4 Seven percent by weight of poly(ethylene oxide) in water.
From the foregoing data, particularly Table III, it might be assumed that suspension polymerized poly- (ethylene oxide) is intrinsically or structurally different from poly(ethylene oxide) prepared by solution polymerization. However, insofar as the degradative effect in solution is due to catalyst residues, the method of polymerization is not believed to be relevant. Moreover, the viscosity loss due to catalyst addition appears to be approximately the same regardless of the intrinsic solution stability or initial viscosity level of the resin. To the extent that there is a difference in viscosity loss between various resins, the degrading effect of the catalyst seems to be somewhat greater in the case of the more intrinsically stable resins. This is obvious from a comparison of the data of Table IV wherein the effect of catalyst addition on two resins of considerably different stability levels is set forth:
TABLE IV.EFFECT OF CATALYST ON VISCOS- ITY OF AQUEOUS POLY (ETI-IYLENE OXIDE) SOLUTIONS OF DIFFERENT INTRINSIC STA- v BILITY AND VISCOSITY LEVEL 1 [A-Poly(ethylene oxide) Resin Characterized by an Initial Viscosity of 11,900
Centipoises] Viscosity loss in percent Time Control Treated solution 2 2 hours 0 3. 8 2 days 7. 1 26. 9 3 days 10. 1 34. 0 5 days 13. 9 45. 2 7 days 17.2 53. 7
[BPo ly(ethylene oxide) Resin Characterized by an Initial Viscosity of 8,050 Centipoises] 2 hours 0 3. 7 2 days. 12.4 34. 2 3 days 18.0 43.1 5 days- 28. 6 55.5 7 days 38. 5 63. 4
1 One percent by weight of poly(ethylene oxide) in water.
2 Calcium amide added in a concentration of 2 percent by weight of polymer present.
Table V illustrates the effect of a typical urea derivative in counteracting the degrading action of catalyst residues in poly(ethylene oxide) solutions:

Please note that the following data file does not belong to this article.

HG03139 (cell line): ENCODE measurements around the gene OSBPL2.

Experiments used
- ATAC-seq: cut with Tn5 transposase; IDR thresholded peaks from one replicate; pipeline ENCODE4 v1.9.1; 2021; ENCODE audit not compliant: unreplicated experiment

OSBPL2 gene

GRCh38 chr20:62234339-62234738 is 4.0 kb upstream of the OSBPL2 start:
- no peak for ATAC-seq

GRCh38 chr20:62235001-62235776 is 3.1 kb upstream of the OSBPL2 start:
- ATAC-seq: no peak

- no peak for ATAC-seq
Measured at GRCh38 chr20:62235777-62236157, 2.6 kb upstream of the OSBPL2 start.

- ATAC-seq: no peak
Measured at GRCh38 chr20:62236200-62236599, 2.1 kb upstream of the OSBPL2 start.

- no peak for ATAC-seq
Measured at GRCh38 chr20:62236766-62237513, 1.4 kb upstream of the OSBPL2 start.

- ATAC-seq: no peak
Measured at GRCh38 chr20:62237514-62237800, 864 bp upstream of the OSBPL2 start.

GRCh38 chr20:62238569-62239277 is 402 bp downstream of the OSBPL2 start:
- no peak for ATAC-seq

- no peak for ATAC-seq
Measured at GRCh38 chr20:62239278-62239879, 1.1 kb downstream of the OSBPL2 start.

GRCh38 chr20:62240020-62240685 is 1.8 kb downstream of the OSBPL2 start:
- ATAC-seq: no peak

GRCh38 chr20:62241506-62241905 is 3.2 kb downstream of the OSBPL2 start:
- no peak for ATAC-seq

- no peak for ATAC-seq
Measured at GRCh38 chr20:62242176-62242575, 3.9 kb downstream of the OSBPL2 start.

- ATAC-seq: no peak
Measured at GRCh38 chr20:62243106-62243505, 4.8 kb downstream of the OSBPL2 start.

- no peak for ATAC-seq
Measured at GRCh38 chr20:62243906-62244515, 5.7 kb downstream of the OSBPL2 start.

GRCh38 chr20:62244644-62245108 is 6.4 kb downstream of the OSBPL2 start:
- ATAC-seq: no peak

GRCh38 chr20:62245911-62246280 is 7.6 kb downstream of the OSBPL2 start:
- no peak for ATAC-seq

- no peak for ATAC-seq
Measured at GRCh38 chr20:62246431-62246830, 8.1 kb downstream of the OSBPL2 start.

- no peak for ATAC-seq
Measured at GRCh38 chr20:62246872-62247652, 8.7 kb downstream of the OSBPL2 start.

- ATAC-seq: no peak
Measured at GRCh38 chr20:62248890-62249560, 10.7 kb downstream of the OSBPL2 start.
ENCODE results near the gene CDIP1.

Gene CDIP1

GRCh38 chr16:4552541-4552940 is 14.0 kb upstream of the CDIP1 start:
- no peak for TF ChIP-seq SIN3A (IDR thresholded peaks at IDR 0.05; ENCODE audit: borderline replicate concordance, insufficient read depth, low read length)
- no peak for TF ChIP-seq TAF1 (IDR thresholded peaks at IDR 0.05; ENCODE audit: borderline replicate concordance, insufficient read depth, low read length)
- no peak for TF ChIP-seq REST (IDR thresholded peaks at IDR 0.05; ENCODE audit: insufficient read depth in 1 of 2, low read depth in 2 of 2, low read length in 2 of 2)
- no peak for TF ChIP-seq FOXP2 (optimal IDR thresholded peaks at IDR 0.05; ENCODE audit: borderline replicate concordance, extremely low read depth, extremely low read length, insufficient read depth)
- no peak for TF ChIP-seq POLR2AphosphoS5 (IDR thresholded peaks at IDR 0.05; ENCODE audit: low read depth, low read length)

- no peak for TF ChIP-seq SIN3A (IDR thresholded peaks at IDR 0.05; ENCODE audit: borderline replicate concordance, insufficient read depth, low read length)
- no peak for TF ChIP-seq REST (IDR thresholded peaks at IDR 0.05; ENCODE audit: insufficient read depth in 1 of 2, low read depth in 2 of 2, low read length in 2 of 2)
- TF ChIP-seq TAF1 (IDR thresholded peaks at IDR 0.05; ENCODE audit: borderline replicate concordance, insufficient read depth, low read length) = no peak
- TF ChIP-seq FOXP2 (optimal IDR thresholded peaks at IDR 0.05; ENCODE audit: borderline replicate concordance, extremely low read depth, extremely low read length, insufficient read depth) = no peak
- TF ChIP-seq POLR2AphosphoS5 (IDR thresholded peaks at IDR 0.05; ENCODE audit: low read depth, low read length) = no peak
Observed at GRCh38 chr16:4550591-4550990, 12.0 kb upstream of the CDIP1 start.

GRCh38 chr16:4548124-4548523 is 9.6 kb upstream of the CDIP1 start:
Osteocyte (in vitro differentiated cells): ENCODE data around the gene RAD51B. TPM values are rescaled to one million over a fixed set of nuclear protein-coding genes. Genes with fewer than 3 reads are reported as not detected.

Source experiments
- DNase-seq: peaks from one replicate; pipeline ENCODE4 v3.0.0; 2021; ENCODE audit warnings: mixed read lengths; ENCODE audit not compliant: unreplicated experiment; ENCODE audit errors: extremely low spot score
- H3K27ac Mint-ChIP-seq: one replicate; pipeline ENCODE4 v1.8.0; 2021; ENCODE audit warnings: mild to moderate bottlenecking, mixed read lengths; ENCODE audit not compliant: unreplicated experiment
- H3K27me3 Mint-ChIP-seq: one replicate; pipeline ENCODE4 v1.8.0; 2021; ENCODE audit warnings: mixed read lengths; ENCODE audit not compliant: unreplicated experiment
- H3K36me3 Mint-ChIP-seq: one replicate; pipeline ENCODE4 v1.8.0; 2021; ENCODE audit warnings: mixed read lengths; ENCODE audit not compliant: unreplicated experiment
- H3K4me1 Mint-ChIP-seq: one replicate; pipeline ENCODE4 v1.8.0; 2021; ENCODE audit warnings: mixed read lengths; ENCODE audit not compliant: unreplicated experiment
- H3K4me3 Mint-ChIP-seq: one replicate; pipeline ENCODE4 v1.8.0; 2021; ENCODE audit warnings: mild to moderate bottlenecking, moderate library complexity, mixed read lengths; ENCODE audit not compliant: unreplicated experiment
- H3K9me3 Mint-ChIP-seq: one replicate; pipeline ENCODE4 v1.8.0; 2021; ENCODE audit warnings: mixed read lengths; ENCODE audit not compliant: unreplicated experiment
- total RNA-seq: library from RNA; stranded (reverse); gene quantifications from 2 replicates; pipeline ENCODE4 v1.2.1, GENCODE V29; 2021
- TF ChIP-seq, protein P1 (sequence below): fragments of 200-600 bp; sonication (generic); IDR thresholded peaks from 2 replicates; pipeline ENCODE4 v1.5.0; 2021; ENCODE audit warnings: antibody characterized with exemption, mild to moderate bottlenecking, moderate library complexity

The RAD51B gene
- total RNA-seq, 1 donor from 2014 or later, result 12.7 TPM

TABLE V.--EFFECT OF UREA DERIVATIVES IN COUNTERACTING TPE DEGRADING ACTION OF CATALYST RESIDUE IN POLY(ETHYLENE OXIDE) SOLUTIONS 1 Viscosity loss after Additive 2 one week at 25 C. 3
Control 23.3 2 percent calcium amide 59.9 2 percent calcium amide and 2 percent thiourea 39.1
Control 13.2 5 percent thiourea 15.7 2 percent calcium amide 88.4 2 percent calcium amide and 5 percent thiourea 37.6
Control 12.3 2 percent calcium amide 73.2 2 percent calcium amide and 5 percent th-iourea 44.9
1 One percent by weight of poly(ethylene oxide) in water. Concentrations in percent by weight of polymer present. 3 Viscosity loss measured in percent.
The urea derivatives employed as stablizers in the present invention have been found to be eltective when incorporated into any ethylene oxide high polymer containing metal amide catalyst residues, irrespective of the source of these residues, or the subsequent treatment of the resins so prepared. For instance, it has been found that urea derivatives are highly effective for stabilizing resins which have subsequently been reduced in molecular weight by exposure to chlorine gas, peracetic acid, or other oxidizing agents.